Warren is a student in Jurel's class.  More or less she is just there, but her case becomes significant in Jurel's life when it is revealed hat she is pregnant, having had a liaison with Mr. Troy (Art Metrano), a gym teacher.  Jurel helps her out by taking her to get an abortion at her insistence, and that later plays into Jurel's position in the system.

Allen Garfield  (Carl Rosenberg):

Rosenberg is a tormented soul.  He doesn't get the respect he thinks he deserves from his students, nor does he really want to play ball with the system.  He has some of the same idealistic tendencies as Jurel, but these are mostly for self-preservation rather than a real idealistic goal of changing the status quo.

Royal Dano  (Kenneth "Ditto" Stiles):

"Ditto", as he is known, is called "Ditto" because he hogs the copy machine (called a ditto machine, if you remember those things).  He has won awards for the most complacent class, which you have to see to really get the joke.  "Ditto" gives out tests in class and dozes behind a newspaper while the class does the tests.  He really annoys fellow teachers and the school psychologist when he does this.

Richard Mulligan  (Herbert Gower):

This is the character that really inspired me, which becomes funny when you know who he really is.  Gower is an outpatient from a mental institution who is inadvertently hired because the school thinks he is someone else, a Stuart Van Ark, a substitute teacher for a history class.  The reason why he inspired me is because he dresses up as Abraham Lincoln and General George Custer, and seems to be really inspiring to his students to being interested in history.

The school bell has sounded so that's the end of today's lesson.  Be sure to do your homework and come back to school Monday, because there will be a quiz.



  1. I have never heard of this film. It sounds quite interesting. Life is funny, isn't it? You never know where inspiration will strike.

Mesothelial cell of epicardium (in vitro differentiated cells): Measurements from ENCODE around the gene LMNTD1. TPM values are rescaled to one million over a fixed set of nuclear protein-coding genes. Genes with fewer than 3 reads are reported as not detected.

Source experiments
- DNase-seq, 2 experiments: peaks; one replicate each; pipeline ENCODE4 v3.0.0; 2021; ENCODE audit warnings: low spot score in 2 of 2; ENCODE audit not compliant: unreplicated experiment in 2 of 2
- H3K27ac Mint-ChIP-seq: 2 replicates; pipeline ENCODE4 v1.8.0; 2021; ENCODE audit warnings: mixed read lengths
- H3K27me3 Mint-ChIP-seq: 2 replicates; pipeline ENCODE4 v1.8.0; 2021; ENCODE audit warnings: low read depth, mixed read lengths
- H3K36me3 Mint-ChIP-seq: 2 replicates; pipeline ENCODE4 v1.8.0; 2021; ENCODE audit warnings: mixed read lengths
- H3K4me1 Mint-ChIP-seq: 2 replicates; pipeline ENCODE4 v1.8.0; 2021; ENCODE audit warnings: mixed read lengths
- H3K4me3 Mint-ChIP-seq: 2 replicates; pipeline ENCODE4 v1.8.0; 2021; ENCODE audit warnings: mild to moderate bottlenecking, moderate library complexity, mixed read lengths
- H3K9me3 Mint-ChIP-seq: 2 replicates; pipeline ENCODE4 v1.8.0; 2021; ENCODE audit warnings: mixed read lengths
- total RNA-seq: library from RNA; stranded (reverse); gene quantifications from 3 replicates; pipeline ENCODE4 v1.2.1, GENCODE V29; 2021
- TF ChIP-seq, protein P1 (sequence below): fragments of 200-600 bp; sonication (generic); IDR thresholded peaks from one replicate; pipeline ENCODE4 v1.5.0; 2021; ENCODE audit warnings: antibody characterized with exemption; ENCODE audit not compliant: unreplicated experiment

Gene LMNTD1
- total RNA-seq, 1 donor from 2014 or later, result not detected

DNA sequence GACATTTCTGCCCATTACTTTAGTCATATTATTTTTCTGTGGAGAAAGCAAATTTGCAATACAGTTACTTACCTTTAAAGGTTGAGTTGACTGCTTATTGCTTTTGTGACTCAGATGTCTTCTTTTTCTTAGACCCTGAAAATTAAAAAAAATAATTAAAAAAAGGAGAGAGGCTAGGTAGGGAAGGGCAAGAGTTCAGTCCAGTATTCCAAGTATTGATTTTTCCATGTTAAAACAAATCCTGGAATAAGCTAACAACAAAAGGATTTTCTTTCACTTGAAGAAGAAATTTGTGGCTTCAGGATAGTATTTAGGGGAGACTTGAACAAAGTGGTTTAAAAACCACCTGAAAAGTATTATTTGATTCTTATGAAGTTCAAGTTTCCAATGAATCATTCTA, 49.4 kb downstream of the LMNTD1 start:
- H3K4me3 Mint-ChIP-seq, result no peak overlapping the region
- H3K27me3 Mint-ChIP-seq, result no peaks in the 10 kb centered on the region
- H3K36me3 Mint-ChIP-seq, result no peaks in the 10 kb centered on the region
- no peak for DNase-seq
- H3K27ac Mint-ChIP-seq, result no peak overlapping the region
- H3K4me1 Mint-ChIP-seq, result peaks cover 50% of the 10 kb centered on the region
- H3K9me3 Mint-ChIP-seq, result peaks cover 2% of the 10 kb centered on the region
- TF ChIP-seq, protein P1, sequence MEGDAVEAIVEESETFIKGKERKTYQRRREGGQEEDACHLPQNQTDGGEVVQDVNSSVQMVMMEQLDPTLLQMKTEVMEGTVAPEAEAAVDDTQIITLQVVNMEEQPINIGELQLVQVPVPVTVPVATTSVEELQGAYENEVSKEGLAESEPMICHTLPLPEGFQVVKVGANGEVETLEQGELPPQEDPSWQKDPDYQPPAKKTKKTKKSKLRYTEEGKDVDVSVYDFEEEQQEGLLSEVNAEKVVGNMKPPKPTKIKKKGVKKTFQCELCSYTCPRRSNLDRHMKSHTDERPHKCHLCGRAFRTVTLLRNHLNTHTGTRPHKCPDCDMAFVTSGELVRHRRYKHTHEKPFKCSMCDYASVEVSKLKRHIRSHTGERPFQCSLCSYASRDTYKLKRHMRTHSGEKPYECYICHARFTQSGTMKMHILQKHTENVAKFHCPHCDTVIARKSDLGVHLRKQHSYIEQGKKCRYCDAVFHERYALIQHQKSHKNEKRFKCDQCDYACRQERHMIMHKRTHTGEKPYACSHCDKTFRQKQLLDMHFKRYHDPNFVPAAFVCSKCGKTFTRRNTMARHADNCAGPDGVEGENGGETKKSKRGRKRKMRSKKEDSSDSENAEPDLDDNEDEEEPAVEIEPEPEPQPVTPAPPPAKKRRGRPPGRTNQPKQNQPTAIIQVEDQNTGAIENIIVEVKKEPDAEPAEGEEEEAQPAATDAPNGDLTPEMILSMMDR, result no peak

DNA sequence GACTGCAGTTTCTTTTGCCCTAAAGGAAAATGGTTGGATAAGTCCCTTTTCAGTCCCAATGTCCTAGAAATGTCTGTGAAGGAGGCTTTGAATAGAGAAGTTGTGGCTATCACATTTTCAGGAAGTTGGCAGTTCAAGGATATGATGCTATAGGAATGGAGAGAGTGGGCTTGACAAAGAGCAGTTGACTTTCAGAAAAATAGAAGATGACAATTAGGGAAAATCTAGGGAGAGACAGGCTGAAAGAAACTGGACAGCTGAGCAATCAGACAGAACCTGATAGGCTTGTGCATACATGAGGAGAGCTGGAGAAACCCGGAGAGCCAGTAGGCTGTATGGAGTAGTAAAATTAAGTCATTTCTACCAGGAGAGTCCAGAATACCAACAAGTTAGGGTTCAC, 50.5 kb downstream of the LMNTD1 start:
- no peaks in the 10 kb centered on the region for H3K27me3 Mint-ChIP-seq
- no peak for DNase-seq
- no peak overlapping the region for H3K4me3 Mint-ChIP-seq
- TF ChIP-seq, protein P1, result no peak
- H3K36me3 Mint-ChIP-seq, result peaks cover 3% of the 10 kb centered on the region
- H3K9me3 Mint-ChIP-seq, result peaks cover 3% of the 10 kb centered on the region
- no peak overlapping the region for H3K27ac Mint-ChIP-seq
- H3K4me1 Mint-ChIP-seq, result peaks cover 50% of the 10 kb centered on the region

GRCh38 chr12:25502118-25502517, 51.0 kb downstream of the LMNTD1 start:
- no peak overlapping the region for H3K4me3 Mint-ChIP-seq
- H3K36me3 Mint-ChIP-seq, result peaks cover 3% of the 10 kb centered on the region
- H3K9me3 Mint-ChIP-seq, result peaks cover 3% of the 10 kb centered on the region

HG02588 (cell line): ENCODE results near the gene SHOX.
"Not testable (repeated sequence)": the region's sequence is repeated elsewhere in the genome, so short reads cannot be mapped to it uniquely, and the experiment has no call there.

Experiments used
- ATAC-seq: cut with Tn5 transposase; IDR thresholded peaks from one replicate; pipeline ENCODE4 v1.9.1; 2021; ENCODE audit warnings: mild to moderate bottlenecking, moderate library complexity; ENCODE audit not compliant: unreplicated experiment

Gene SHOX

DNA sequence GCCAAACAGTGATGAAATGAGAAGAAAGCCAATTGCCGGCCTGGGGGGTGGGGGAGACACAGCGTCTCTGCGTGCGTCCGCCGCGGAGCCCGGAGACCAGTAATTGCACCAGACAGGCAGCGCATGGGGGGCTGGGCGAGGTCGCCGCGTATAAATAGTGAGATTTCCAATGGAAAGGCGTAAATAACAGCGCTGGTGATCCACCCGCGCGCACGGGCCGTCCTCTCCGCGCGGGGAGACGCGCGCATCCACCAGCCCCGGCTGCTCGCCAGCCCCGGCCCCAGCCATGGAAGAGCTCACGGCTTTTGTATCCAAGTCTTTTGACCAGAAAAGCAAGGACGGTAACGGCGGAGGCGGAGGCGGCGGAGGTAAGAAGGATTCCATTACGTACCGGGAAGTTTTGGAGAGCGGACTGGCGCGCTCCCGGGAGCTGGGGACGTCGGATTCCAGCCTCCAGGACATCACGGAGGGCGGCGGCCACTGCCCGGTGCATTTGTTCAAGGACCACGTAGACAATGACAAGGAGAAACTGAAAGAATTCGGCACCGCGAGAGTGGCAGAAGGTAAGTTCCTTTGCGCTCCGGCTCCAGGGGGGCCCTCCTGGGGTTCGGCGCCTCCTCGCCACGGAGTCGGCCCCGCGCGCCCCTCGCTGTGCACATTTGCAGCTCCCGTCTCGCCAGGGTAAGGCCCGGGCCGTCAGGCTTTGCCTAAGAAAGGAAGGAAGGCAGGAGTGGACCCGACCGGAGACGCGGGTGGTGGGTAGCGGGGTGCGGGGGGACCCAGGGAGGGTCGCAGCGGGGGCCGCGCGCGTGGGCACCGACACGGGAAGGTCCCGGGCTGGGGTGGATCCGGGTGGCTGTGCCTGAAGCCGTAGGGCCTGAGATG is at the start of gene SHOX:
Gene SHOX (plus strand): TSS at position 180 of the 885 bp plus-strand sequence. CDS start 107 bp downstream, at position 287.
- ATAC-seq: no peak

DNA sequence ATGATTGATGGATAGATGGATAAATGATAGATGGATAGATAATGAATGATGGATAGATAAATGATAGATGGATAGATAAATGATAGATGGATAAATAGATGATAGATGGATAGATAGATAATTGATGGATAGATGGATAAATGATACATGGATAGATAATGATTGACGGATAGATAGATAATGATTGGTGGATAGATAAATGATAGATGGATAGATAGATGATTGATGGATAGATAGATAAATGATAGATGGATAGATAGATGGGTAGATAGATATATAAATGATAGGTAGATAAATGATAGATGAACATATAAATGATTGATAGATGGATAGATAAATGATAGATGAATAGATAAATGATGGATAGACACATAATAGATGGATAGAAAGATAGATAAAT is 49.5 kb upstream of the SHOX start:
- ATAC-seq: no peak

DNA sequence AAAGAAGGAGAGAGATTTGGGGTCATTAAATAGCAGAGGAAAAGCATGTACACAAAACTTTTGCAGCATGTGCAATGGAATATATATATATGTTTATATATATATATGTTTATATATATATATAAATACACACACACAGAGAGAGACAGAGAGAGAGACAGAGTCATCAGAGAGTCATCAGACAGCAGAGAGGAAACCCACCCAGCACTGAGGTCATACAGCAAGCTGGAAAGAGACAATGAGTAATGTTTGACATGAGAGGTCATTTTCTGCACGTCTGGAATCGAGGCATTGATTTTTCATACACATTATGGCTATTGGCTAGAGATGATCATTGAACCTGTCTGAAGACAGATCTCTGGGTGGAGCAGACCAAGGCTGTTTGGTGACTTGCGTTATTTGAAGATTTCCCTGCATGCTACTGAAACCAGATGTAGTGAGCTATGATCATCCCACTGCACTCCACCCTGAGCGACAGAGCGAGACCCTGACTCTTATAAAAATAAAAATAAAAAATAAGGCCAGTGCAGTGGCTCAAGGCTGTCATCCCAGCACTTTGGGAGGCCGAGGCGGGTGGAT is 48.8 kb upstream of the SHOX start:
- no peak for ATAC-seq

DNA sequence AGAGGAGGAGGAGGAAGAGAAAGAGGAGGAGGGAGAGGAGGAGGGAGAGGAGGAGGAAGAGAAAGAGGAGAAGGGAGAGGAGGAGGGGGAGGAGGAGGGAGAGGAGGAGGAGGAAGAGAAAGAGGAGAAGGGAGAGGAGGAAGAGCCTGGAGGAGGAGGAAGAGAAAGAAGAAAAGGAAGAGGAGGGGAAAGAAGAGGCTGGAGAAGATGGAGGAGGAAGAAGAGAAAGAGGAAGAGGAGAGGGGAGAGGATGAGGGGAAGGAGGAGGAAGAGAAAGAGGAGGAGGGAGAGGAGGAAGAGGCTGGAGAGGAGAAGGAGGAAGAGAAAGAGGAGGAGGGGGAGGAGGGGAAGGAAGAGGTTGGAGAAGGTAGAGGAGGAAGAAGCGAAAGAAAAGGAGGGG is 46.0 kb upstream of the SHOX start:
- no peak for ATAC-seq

1. If you like ensemble cast movies, you will probably enjoy this one. You may or may not like how the court case turns out, but it is still a good movie nonetheless. Thanks for reading.

  2. First, I love that you used the word "caromed".

    Secondly, thanks for sharing your experiences with this film. That is a great story, how it inspired your studies.

    Thirdly, I'm another one who hasn't heard of this film, but I think I'd like it. I'm going to see if our library has a copy – thanks for the introduction! :)

    1. Hope you find it. Believe it or not, I found it in a discount bin at Dollar General for $2... That was the first time I had a chance to see it since I went to the theater. Which happens quite often considering the movies I like best don't turn out to be blockbusters that they rebroadcast every week on TBS.... Thanks for reading.

  3. I love hearing about movies that inspire people to change their lives! I haven't seen Teachers, but am now interested in checking it out.

    Thanks for joining in the blogathon!

    1. Its an entertaining way to pass 2 hours.... Thanks for reading. Glad you let me in on the fun of the blogathon.

  4. I have heard about this movie, but I haven't watched it yet. It's nice that it inspired you. My mother is a teacher - math teacher - but I don't believe it was a movie that inspired her career choice!

    1. This is the only movie I can recall that I saw that focused on teachers. I don't even recall what enticed me to see it in the first place, since I usually don't watch teacher movies. (No, I still haven't seen The Blackboard Jungle, a classic I know...) Thanks for reading.